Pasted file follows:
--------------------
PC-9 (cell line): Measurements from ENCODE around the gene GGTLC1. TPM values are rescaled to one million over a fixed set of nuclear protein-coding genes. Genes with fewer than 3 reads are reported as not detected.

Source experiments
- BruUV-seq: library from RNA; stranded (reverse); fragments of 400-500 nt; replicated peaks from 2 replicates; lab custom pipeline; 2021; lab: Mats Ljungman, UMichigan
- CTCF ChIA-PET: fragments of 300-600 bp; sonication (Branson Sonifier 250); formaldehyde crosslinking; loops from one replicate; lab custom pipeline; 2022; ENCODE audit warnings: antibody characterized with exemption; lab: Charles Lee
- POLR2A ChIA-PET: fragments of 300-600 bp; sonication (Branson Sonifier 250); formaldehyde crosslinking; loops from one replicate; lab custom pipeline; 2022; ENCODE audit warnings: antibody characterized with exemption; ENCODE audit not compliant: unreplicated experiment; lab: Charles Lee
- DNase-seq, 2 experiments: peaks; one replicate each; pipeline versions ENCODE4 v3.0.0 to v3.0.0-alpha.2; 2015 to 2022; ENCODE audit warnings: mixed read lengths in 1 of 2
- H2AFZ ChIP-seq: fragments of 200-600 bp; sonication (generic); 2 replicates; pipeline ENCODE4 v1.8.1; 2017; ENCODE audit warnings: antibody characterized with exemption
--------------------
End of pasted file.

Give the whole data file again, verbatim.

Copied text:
PC-9 (cell line): Measurements from ENCODE around the gene GGTLC1. TPM values are rescaled to one million over a fixed set of nuclear protein-coding genes. Genes with fewer than 3 reads are reported as not detected.

Source experiments
- BruUV-seq: library from RNA; stranded (reverse); fragments of 400-500 nt; replicated peaks from 2 replicates; lab custom pipeline; 2021; lab: Mats Ljungman, UMichigan
- CTCF ChIA-PET: fragments of 300-600 bp; sonication (Branson Sonifier 250); formaldehyde crosslinking; loops from one replicate; lab custom pipeline; 2022; ENCODE audit warnings: antibody characterized with exemption; lab: Charles Lee
- POLR2A ChIA-PET: fragments of 300-600 bp; sonication (Branson Sonifier 250); formaldehyde crosslinking; loops from one replicate; lab custom pipeline; 2022; ENCODE audit warnings: antibody characterized with exemption; ENCODE audit not compliant: unreplicated experiment; lab: Charles Lee
- DNase-seq, 2 experiments: peaks; one replicate each; pipeline versions ENCODE4 v3.0.0 to v3.0.0-alpha.2; 2015 to 2022; ENCODE audit warnings: mixed read lengths in 1 of 2
- H2AFZ ChIP-seq: fragments of 200-600 bp; sonication (generic); 2 replicates; pipeline ENCODE4 v1.8.1; 2017; ENCODE audit warnings: antibody characterized with exemption